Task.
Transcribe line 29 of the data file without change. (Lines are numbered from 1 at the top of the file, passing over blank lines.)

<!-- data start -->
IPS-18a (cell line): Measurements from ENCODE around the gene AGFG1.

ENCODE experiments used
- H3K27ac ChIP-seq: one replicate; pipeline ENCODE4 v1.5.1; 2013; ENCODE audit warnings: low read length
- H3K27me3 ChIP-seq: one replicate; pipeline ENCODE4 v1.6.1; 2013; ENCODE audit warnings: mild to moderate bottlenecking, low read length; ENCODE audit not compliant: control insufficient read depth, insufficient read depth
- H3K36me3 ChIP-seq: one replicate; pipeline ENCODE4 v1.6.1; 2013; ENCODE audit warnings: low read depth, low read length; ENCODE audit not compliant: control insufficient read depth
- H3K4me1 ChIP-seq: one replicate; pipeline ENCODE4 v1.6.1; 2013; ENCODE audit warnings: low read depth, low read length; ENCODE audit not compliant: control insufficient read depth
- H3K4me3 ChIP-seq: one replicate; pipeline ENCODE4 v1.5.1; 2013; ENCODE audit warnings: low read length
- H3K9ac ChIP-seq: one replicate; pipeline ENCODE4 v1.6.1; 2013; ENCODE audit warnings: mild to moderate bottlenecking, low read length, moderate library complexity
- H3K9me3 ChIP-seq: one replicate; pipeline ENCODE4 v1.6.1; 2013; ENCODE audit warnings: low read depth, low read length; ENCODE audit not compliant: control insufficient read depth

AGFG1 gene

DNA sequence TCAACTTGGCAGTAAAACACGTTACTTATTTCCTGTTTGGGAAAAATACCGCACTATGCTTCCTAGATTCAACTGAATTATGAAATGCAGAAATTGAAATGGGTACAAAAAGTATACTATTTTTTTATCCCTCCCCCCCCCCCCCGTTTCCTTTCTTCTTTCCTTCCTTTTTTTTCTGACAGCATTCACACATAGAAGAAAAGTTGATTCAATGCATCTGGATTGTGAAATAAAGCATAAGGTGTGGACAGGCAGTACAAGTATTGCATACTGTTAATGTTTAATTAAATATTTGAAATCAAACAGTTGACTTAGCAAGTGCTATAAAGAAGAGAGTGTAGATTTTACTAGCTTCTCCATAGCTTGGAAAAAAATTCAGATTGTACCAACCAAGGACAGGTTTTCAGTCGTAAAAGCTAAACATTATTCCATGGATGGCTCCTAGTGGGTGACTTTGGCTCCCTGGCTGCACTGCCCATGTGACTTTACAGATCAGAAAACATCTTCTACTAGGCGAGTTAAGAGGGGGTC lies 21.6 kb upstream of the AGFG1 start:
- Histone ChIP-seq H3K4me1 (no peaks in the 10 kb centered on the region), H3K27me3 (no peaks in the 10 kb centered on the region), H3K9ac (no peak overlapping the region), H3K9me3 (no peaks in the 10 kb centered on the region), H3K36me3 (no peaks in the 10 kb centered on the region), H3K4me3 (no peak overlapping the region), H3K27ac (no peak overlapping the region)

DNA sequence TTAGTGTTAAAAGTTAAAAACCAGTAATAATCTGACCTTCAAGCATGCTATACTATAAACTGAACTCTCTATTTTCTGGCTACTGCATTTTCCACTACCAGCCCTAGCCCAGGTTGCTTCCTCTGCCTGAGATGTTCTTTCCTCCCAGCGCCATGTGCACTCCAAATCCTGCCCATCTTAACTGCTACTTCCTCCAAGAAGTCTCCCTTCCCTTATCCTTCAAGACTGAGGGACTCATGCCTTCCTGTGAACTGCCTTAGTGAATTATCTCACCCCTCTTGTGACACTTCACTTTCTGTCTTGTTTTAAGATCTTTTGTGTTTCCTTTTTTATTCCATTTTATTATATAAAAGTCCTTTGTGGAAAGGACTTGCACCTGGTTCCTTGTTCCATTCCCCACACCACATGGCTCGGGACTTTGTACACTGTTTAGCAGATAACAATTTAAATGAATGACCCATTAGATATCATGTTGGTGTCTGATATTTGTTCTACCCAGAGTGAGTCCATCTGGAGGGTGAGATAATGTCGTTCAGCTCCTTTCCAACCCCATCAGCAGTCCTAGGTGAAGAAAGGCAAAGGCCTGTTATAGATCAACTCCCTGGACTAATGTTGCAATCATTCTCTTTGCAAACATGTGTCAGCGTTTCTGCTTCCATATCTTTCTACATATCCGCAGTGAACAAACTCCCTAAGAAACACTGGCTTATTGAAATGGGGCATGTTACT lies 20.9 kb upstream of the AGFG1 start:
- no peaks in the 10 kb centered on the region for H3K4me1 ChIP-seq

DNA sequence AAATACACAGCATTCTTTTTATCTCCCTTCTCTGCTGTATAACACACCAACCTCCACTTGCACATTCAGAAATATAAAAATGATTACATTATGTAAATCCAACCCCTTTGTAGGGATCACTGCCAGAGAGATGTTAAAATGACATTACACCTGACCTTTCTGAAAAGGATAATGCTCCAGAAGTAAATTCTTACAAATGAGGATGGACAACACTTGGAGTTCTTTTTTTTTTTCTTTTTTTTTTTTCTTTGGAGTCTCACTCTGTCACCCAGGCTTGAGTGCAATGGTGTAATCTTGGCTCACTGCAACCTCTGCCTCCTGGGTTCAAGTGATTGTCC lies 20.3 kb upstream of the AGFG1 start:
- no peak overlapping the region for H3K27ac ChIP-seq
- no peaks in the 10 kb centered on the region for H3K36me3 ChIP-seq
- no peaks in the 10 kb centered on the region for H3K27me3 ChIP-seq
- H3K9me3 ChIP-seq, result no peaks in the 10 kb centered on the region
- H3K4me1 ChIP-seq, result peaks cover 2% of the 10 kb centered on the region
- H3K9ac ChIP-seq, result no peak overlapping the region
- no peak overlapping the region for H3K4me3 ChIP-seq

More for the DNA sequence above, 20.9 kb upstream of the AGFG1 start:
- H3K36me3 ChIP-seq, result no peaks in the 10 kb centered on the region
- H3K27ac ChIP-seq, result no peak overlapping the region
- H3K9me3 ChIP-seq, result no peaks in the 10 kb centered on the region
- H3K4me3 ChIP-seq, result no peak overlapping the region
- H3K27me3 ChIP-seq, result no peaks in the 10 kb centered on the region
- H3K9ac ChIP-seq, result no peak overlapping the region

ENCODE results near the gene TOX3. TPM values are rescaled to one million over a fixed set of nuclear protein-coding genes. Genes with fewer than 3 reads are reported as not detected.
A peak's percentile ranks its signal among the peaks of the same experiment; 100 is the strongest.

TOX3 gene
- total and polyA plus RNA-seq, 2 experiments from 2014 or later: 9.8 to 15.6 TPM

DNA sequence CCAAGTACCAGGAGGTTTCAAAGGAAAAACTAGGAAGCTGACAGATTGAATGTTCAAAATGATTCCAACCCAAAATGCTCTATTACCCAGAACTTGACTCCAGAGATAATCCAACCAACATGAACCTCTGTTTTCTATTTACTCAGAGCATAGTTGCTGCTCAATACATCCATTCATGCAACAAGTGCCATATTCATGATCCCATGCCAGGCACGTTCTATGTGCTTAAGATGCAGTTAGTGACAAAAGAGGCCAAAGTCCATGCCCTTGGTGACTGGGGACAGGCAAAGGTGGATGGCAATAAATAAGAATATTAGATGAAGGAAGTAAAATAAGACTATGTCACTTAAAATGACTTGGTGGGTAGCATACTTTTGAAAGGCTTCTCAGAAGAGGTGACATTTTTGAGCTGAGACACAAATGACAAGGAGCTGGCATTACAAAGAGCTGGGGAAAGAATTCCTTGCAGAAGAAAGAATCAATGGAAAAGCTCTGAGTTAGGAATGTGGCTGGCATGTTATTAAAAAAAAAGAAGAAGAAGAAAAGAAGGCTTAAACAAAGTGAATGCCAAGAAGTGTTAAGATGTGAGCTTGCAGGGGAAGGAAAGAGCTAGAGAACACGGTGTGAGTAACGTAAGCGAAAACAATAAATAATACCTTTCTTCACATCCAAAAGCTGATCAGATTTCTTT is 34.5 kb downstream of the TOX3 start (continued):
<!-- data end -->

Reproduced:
- H3K9ac ChIP-seq, result no peak overlapping the region